Throughout this period, I have had a lot of guilt for not doing enough or more. Of course, I had big plans and ambitions for my new little firm at the start of this year. I had great plans for this space, my blog on my law firm website, and a book that I am contractually bound to write! I have spent a great deal of the 1st half of this year feeling guilty that I could never seem to find the motivation to do everything as planned. So much so, I started reading a book on ADHD and was slowly convinced that I have undiagnosed ADHD that’s preventing me from staying focused and keeping to my daily plans or to-do lists. It’s like going down a rabbit hole of seeking solutions for my perceived lack of productivity and motivation.
It is then that I realised that I should probably cut myself some slack. This is more of a time to re-prioritise and accept that this year is probably going to be another year of survival for most of us. Survival can mean very different things to different people, as news of how some barely have food on the table due to this extended lockdown become a recent daily fixture. For some of us, it is about remaining sane. And, this is where I hope employers realise that lockdowns are really harder on some of us. I also don’t deny that it is equally hard on many employers/business owners. Being a law firm owner comes with its own set of worries and having even 1 person on your payroll adds to this stress in such uncertain times.
What we can all benefit from is a little bit of compassion and empathy towards each other. This shouldn’t be an employer vs employee situation. This should be a time to reflect on how we can support each other and help each other stay alive and sane during this period of time. And, the answer is NOT to micro-manage your employees and have multiple Zoom meetings with them throughout the day. Some may think it is their way of checking in on each other but as many of us know, a lot of times these multiple meetings a day with the boss take a toll on our mental health. Again, I do not deny that employers have their own anxieties. But hopefully, they’ll understand that work-from-home arrangements are not a free pass to disrespect and overstep each other’s boundaries.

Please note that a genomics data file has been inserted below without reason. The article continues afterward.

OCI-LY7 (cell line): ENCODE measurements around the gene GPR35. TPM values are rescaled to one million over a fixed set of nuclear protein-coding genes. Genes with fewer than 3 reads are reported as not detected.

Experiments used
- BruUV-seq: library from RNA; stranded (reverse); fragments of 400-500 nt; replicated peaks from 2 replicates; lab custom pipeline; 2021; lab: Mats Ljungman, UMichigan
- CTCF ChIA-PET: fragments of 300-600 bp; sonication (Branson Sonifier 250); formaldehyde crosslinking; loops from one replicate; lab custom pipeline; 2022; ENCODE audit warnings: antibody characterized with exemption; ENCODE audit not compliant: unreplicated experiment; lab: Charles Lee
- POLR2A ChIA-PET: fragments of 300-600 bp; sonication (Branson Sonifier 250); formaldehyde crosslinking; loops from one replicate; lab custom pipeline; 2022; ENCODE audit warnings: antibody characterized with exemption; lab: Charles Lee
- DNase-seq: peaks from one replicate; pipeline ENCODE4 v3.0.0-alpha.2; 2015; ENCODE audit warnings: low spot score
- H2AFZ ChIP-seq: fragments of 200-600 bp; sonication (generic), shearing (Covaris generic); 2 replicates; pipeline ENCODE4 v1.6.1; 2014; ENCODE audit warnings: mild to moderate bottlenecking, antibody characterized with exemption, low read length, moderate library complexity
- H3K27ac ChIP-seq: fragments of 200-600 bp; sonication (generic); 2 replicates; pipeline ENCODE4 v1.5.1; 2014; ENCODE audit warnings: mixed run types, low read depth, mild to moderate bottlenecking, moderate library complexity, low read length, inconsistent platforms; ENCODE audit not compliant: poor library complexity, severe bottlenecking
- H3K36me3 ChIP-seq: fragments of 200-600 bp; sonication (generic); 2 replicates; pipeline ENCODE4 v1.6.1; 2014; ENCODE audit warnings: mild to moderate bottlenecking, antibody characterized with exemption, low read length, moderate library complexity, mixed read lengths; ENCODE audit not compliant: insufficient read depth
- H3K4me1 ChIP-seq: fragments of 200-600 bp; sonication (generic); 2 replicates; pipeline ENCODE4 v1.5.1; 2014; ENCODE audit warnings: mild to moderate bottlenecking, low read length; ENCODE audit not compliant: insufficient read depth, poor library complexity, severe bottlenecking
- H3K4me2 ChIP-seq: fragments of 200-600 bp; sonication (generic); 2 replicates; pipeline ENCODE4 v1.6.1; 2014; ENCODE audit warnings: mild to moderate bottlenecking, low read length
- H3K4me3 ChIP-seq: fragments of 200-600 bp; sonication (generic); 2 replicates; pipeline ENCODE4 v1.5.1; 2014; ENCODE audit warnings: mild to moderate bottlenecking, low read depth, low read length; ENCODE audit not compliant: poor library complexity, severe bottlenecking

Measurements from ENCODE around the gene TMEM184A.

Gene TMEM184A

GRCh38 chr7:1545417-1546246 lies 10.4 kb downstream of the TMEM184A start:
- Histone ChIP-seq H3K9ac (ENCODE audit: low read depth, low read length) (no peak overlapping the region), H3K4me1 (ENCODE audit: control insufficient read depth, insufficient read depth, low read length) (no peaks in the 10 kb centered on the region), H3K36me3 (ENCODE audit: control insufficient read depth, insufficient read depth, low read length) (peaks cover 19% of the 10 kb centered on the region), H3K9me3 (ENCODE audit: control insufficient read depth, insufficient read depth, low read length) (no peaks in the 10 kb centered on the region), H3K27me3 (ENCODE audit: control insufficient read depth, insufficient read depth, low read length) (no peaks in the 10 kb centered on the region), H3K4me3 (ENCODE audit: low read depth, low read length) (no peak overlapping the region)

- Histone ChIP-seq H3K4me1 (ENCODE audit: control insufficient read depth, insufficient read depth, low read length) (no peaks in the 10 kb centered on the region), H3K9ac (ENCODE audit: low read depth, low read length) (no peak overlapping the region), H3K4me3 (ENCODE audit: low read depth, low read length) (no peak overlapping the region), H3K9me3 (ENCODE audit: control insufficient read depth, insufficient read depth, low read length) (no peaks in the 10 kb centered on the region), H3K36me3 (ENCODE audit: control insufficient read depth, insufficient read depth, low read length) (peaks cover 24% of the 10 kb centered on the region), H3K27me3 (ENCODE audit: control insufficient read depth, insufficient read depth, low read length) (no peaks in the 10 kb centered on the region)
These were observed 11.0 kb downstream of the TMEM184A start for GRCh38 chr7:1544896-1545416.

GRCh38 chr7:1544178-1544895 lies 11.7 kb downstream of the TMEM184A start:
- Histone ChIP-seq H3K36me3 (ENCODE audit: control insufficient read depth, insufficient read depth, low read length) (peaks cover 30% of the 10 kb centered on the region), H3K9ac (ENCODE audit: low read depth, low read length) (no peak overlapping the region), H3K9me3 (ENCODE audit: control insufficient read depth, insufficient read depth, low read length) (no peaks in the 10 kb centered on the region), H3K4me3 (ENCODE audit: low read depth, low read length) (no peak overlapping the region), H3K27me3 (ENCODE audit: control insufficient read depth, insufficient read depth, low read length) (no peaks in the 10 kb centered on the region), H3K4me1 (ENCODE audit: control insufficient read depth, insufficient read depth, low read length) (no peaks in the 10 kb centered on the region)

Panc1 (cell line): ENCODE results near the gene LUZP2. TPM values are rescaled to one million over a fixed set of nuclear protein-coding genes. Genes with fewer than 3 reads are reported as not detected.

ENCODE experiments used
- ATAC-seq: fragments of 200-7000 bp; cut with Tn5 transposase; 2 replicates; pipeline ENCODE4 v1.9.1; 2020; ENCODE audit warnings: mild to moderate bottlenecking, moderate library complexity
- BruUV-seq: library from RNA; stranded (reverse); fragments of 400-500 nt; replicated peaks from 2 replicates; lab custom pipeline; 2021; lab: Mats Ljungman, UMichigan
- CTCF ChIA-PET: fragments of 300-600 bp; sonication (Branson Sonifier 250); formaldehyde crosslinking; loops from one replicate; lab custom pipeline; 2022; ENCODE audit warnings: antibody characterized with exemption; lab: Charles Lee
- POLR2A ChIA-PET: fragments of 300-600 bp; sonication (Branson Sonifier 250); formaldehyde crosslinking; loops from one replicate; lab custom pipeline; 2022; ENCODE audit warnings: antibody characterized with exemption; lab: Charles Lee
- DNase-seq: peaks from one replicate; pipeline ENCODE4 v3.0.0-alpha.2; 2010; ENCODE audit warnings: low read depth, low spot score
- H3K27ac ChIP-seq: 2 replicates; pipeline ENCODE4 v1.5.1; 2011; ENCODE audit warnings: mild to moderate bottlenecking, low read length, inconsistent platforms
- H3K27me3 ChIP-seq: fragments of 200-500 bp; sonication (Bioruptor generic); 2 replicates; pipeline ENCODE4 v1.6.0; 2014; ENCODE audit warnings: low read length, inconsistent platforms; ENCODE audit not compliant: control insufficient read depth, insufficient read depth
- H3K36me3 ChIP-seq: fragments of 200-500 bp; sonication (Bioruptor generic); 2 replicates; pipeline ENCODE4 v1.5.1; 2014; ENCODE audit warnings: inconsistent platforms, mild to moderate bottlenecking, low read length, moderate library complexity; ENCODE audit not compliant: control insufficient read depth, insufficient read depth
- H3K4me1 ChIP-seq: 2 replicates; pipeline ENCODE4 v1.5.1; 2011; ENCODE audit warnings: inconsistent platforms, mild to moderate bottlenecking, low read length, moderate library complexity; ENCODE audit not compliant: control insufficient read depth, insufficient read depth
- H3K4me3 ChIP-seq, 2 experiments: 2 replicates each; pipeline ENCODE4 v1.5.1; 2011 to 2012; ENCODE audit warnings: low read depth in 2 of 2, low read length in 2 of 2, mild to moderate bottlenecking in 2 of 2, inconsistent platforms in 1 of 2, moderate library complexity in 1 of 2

On this note, though I have struggled with being motivated and keeping up with my plans for 2021, I must say that being on my own has been better for my mental health. The answer to those early snide questions/remarks about how I could write my own website content, maintain 2 blogs, social media accounts, create social media content, and have paying clients at the same time is simply this: I can do it all because to a very large extent, I own my time and have full autonomy over how I run my practice. (Ok, fine. Truthfully, when you’re trying to keep costs low and only have a small start-up capital, you will find the time and motivation!)
I have digressed much from the title of this post and I should end this post here. While many of us continue to debate whether law firms/lawyers are an essential service during the lockdown, I really hope that we can all be kinder to ourselves and realise this is probably not the year to fulfill grand ambitions and it is ok. We’re not really lagging behind our peers because if people were honest enough, they’re more likely than not to be in the same boat as us.
Stay afloat, peeps.